Persistence of dissolved organic matter explained by molecular changes during its passage through soil

Roth, Vanessa-Nina; Lange, Markus; Simon, Carsten; Hertkorn, Norbert; Bucher, Sebastian; Goodall, Timothy ORCID:; Griffiths, Robert I.; Mellado-Vázquez, Perla G.; Mommer, Liesje; Oram, Natalie J.; Weigelt, Alexandra; Dittmar, Thorsten; Gleixner, Gerd. 2019 Persistence of dissolved organic matter explained by molecular changes during its passage through soil. Nature Geoscience, 12 (9). 755-761.

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Dissolved organic matter affects fundamental biogeochemical processes in the soil such as nutrient cycling and organic matter storage. The current paradigm is that processing of dissolved organic matter converges to recalcitrant molecules (those that resist degradation) of low molecular mass and high molecular diversity through biotic and abiotic processes. Here we demonstrate that the molecular composition and properties of dissolved organic matter continuously change during soil passage and propose that this reflects a continual shifting of its sources. Using ultrahigh-resolution mass spectrometry and nuclear magnetic resonance spectroscopy, we studied the molecular changes of dissolved organic matter from the soil surface to 60 cm depth in 20 temperate grassland communities in soil type Eutric Fluvisol. Applying a semi-quantitative approach, we observed that plant-derived molecules were first broken down into molecules containing a large proportion of low-molecular-mass compounds. These low-molecular-mass compounds became less abundant during soil passage, whereas larger molecules, depleted in plant-related ligno-cellulosic structures, became more abundant. These findings indicate that the small plant-derived molecules were preferentially consumed by microorganisms and transformed into larger microbial-derived molecules. This suggests that dissolved organic matter is not intrinsically recalcitrant but instead persists in soil as a result of simultaneous consumption, transformation and formation.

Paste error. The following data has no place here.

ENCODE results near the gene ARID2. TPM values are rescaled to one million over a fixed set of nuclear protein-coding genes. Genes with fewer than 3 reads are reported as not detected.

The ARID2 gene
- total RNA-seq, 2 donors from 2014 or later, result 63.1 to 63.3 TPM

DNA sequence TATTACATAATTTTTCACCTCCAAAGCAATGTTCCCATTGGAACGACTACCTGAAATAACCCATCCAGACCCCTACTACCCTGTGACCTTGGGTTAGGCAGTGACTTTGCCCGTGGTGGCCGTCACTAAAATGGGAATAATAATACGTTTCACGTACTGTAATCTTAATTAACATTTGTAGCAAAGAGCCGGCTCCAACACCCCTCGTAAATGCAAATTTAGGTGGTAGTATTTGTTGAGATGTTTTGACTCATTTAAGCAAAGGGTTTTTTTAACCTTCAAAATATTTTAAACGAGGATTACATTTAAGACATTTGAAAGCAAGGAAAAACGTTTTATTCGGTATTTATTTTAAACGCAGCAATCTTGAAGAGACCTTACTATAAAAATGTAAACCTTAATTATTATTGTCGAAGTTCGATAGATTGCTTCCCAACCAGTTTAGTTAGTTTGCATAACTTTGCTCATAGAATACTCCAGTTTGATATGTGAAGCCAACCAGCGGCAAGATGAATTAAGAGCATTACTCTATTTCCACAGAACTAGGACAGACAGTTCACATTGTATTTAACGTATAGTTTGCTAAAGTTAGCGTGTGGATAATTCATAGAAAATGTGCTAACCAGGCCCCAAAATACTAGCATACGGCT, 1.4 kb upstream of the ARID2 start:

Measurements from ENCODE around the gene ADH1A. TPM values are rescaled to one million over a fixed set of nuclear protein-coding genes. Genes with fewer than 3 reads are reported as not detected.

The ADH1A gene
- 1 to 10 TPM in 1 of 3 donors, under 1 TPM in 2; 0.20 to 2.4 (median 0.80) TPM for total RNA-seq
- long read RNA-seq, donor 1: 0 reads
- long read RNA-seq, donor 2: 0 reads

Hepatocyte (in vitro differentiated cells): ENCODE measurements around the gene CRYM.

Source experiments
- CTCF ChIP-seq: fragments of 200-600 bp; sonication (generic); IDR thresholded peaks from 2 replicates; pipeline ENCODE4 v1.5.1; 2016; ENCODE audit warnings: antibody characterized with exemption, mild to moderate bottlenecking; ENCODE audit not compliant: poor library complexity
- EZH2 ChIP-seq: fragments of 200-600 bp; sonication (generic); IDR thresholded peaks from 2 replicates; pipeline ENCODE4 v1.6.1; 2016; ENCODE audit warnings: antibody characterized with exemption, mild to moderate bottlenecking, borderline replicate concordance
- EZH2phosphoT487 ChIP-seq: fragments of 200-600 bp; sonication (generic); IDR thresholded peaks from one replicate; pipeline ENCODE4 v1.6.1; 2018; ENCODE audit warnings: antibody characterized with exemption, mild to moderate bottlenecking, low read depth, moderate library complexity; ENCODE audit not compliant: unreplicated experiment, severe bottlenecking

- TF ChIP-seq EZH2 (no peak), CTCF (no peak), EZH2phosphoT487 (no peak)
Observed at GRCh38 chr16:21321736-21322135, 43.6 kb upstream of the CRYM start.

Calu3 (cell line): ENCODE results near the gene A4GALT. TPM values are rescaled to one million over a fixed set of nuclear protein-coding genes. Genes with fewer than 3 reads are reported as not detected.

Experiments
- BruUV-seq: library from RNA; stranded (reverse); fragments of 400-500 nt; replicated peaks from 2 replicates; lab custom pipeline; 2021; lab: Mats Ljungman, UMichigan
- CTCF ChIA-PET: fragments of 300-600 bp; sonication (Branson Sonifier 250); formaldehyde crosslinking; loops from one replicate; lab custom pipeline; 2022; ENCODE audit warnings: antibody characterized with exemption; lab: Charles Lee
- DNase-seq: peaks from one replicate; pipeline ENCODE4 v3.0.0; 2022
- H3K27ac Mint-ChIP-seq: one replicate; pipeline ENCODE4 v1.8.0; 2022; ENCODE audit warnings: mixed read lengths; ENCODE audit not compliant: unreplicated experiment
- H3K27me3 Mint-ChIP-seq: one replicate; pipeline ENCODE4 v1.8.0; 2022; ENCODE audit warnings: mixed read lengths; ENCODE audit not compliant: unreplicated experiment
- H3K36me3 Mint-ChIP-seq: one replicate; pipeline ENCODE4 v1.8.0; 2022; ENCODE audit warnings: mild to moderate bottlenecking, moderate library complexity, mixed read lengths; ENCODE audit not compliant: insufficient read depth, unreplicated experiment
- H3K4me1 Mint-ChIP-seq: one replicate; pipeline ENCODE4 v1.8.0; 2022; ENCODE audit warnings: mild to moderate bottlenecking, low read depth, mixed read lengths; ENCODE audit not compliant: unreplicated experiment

Item Type: Publication - Article
Digital Object Identifier (DOI):
UKCEH and CEH Sections/Science Areas: Soils and Land Use (Science Area 2017-)
ISSN: 1752-0894
Additional Information. Not used in RCUK Gateway to Research.: Publisher link (see Related URLs) provides a read-only full-text copy of the published paper.
Additional Keywords: biogeochemistry, carbon cycle, element cycles, microbial ecology
NORA Subject Terms: Ecology and Environment
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Date made live: 30 Aug 2019 10:35 +0 (UTC)

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